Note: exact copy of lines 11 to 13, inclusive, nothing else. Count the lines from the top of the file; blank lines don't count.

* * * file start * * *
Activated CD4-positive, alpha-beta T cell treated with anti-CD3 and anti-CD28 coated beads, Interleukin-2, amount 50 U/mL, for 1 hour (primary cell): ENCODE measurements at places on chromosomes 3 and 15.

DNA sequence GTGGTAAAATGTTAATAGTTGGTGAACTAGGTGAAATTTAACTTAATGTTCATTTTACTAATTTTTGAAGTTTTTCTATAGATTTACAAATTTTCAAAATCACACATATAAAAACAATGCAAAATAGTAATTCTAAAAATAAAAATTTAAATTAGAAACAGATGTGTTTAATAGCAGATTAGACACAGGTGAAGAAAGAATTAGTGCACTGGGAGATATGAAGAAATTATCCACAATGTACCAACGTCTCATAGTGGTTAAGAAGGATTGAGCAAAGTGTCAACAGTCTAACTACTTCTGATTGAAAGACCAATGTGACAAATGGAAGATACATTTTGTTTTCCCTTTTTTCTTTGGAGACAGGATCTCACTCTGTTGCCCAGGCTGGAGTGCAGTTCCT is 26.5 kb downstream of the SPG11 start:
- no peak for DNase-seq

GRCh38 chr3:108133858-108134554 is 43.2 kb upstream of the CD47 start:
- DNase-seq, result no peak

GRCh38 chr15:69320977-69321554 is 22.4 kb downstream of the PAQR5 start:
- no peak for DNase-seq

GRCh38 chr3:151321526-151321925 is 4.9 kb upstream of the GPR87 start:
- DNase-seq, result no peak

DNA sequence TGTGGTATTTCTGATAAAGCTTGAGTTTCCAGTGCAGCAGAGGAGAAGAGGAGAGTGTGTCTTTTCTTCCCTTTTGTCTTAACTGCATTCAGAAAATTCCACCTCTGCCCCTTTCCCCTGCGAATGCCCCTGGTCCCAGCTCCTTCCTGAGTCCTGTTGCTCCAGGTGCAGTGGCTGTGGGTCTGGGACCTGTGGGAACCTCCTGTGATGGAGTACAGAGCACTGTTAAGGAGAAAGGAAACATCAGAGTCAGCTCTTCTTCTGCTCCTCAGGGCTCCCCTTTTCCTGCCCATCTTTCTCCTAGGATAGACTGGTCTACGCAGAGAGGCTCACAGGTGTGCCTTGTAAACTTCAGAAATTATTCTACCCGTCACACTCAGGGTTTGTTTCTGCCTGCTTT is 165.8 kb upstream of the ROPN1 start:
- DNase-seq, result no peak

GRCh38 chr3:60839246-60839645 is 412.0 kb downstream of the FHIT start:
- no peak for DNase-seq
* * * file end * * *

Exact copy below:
- DNase-seq, result no peak

GRCh38 chr3:60839246-60839645 is 412.0 kb downstream of the FHIT start:
- no peak for DNase-seq